On screen, people wake up, brush their teeth, and go about their daily life.  The resulting montage of birth, love, friendship, illness, death, fear, and quirky stories has the visual and anthropological richness of those non-verbal films, but brings humour and emotion into the equation.

For me it was an anthropological study on two levels.  As I viewer I was engrossed in the visual rhythms, but as a film maker I loved observing the different take each participant had on the project, and figuring out how it was all put together.  There seems to have been a detailed brief that had questions like "What do you fear?", "What do you love?", and the competitive creativity of each film maker oozed through their shots.  Some submissions were filmed on a mobile phone, some were on a computer camera, and some were obviously professional film makers probably hoping to be noticed by Mac Donald or Scott (that's what I would've been hoping ;) ).

My only criticism is that the ending was a bit weak, but it didn't take away from the rest of the film.   Having participated in a similar project a few years ago, I recognise how difficult a task Mac Donald was set, and I applaud him for creating something beautiful from lots of random rubbish ;)

The film is being released by National Geographic on the 24th of July 2011 - exactly one year after it was filmed.  Definitely one to watch on a big screen.

See "Baraka" here.

June 10, 2011

'Perfect Blue'

Long before there was 'Black Swan' or 'Shutter Island' there was 'Perfect Blue': a Japanese Manga cartoon which was no doubt the inspiration for many psychological horrors that found their way into Hollywood.

Mima Kirigoe is a pop idol, and fronts a little-known group called "CHAM!".  After landing a small role on a TV show, she decides to pursue a career as an actress.  Some fans appear to be displeased with her sudden career change, but as strange things begin to happen, Mima discovers that she has darker things to worry about.

Made in 1997, 'Perfect Blue' is hailed as one of the best Manga cartoons out there, and I certainly agree that it's captivating and nicely structured.  I would have preferred a more ambiguous ending (or a different ending altogether!) but nonetheless this is a great slice of Japanese Anime.

WATCH IT HERE:   'Perfect Blue'

January 31, 2011

Review: "BLACK SWAN"

Nina is a dedicated ballet dancer, who dreams of being the star of her company.  Her chance comes when she is unexpectedly offered the role of the Swan Queen in "Swan Lake".  The part demands that one dancer play two diametrically opposed characters: the White Swan, and the Black Swan.  Beautiful and frigid, Nina plays the White Swan with conviction, but struggles with the baser nature of the Black.  Fearful of losing the role to another dancer, Nina begins to delve into the depths of her own darkness.

In spite of being a film maker, it takes a lot for me to go to the cinema.  The film has to excite me, or else create so much hype that I go out of curiosity.  "Black Swan" falls into the latter category, and so my (very low) expectations were exceeded.

It was good, I was riveted.  The film is based on Jungian psychological concepts of projection and repression:  Nina (Portman), the product of an overbearing and unfulfilled mother, sees darkness everywhere in the world because she refuses to see it within herself.  If you're not into Jung, Aronofsky keeps your attention by using every shock tactic there is.  Horror sound effects, mutilation, lesbian sex scenes:  this film has it all.  Riveting, like I said.  Until about half way through when it all started to get a bit much.  Aronofsky isn't exactly known for his subtly: but did he really have to make Portman start looking like the monster from "Jeepers Creepers"?  I came out of the cinema feeling like I was on drugs and someone had just hit me in the face.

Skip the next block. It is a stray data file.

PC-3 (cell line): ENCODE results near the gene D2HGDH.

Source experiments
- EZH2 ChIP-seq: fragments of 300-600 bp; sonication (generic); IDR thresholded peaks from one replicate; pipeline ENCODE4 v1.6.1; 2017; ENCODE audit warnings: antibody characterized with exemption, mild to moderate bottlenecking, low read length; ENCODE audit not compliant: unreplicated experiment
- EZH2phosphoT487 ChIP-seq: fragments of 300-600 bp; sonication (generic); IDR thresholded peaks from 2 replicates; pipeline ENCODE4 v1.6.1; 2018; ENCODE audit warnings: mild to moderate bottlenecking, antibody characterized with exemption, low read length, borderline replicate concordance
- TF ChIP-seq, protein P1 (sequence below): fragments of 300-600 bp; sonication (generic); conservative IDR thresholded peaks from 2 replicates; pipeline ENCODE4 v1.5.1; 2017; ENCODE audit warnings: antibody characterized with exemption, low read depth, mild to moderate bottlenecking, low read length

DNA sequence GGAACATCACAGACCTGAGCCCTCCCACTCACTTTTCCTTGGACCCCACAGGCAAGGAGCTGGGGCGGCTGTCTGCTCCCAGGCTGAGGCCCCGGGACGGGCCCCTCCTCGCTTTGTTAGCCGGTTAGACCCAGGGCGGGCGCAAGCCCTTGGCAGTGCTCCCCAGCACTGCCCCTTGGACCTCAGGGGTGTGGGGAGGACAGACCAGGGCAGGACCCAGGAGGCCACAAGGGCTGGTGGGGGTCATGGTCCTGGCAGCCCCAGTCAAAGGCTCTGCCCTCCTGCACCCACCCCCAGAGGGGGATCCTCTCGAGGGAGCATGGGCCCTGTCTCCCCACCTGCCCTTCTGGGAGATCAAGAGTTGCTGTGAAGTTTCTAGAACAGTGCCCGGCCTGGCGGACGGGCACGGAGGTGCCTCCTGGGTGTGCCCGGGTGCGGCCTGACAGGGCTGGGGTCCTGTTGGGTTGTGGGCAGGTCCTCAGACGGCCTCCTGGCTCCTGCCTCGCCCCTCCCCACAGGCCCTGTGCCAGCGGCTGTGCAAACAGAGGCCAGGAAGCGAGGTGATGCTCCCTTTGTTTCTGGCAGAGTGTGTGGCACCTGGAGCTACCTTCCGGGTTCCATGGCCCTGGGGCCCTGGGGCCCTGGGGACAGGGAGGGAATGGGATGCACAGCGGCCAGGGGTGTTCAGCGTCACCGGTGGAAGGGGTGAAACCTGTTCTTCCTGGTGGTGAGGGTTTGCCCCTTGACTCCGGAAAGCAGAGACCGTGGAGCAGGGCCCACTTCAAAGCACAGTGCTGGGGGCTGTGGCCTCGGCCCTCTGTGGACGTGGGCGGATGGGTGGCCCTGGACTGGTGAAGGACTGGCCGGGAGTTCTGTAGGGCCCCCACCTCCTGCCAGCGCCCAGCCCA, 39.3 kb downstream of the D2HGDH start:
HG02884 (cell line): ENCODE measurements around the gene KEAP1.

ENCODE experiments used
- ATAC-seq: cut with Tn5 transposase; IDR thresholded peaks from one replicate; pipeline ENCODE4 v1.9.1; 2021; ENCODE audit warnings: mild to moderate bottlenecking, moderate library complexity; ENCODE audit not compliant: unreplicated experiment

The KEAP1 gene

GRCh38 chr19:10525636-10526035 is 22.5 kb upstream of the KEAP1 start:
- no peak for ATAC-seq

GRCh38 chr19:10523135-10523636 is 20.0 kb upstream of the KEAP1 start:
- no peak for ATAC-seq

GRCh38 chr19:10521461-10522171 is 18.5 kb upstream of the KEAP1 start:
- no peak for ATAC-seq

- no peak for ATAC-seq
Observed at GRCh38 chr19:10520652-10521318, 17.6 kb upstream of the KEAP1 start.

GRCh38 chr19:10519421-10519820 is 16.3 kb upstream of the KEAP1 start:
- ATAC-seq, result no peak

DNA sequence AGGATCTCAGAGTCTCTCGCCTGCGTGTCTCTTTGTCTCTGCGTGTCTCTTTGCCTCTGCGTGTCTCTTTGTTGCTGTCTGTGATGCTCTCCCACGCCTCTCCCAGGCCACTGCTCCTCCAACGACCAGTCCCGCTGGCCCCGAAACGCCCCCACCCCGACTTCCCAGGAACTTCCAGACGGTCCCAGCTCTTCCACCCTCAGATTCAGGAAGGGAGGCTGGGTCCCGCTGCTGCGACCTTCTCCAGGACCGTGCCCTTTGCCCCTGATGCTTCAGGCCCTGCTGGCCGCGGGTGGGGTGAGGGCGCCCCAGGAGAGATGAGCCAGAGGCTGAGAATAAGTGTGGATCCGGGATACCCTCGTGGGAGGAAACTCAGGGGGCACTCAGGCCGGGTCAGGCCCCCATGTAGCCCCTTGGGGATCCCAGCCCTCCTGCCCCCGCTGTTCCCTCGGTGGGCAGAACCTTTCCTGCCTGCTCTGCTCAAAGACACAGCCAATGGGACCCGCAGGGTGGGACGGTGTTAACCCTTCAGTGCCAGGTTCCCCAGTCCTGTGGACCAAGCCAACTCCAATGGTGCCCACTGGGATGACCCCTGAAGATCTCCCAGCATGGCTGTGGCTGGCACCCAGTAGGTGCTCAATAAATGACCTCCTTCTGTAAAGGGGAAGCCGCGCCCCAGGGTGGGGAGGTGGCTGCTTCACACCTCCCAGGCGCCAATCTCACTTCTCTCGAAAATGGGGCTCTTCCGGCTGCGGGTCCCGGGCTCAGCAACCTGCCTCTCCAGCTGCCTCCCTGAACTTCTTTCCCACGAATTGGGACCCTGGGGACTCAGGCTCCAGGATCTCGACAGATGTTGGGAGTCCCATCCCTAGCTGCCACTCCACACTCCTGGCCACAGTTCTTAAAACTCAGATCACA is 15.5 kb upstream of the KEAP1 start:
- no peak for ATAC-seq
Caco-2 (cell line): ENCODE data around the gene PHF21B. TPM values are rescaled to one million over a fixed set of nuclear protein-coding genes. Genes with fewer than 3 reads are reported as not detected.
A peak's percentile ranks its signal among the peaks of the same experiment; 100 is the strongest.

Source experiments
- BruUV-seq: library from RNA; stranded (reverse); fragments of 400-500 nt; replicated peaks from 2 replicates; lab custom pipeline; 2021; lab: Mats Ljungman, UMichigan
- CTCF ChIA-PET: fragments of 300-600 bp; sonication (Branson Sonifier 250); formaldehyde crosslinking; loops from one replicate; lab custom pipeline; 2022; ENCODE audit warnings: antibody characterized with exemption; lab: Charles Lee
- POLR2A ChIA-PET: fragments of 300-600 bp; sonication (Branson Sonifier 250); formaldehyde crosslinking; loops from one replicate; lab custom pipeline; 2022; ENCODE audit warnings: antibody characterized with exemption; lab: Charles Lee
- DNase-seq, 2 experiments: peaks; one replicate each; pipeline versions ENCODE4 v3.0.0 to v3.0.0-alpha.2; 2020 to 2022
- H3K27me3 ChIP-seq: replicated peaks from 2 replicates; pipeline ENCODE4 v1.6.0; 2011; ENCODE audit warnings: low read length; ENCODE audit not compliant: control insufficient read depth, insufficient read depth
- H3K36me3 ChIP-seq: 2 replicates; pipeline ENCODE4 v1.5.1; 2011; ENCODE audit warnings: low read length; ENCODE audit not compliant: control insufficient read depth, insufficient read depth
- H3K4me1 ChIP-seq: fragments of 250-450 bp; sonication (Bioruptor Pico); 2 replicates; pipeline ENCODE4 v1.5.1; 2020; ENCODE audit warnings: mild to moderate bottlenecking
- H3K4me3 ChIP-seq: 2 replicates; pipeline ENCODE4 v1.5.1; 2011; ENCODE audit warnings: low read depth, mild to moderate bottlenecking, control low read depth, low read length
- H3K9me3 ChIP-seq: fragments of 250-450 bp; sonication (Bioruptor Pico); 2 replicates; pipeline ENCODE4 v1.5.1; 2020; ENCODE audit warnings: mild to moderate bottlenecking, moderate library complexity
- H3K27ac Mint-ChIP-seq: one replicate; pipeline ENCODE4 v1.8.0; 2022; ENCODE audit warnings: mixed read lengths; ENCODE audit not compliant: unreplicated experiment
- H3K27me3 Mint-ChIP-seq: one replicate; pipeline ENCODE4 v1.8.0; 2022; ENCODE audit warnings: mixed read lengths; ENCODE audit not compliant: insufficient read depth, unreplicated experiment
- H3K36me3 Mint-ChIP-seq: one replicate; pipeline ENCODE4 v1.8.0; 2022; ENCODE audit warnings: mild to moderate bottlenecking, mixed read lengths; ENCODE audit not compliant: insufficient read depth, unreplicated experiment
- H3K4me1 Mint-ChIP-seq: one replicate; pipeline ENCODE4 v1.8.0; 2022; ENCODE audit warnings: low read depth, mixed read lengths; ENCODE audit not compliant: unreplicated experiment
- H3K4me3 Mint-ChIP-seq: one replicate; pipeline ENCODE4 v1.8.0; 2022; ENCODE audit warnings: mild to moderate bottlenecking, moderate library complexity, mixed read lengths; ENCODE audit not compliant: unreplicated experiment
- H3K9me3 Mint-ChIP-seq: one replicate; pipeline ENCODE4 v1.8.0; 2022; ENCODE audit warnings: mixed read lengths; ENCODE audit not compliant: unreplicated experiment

Nonetheless, I do think it's a film worth seeing on the big screen.  It's visually beautiful, and Portman (who I've never been a fan of) gives an incredible performance, on par with any of the Hollywood greats.  Give that lady the Oscar - she deserves it.

January 20, 2011


"If you haven’t seen this, you don’t like documentaries."  - Ben Steinbauer (Film maker)

The remark above was all it took for me to finally watch "Spellbound" - a documentary about the American National Spelling Bee.

Eight teenagers hoping to win the Spelling Bee trophy are followed from their hometowns to Washington D.C.  Here, they compete to spell their way to victory, glory, and the American Dream.

Trophies and competition are practically synonymous with American culture, and for the competitors, the Spelling Bee represents a first step towards a successful life.  Most of them come from immigrant families, and express a strong desire to make something of themselves.  And where else is this possible but America: land of the free (as we're continually reminded), and country where anyone can excel with hard work?

Apart from the blatant flag-waving, "Spellbound" is an interesting slice of life.  It opens a door into an adorably geeky world, and shows the successes and failures of young teenagers in quest of their dream. Some you root for, some you pity (particually the ones with the over zealous parents), and some you cringe at.*

Despite being a little too long, the journey is entertaing, and you're keen to see who wins.  A feel-good film (particularly if you're American).



*And some should not even be featured in the film - like the boy who blatantly has Aspergers!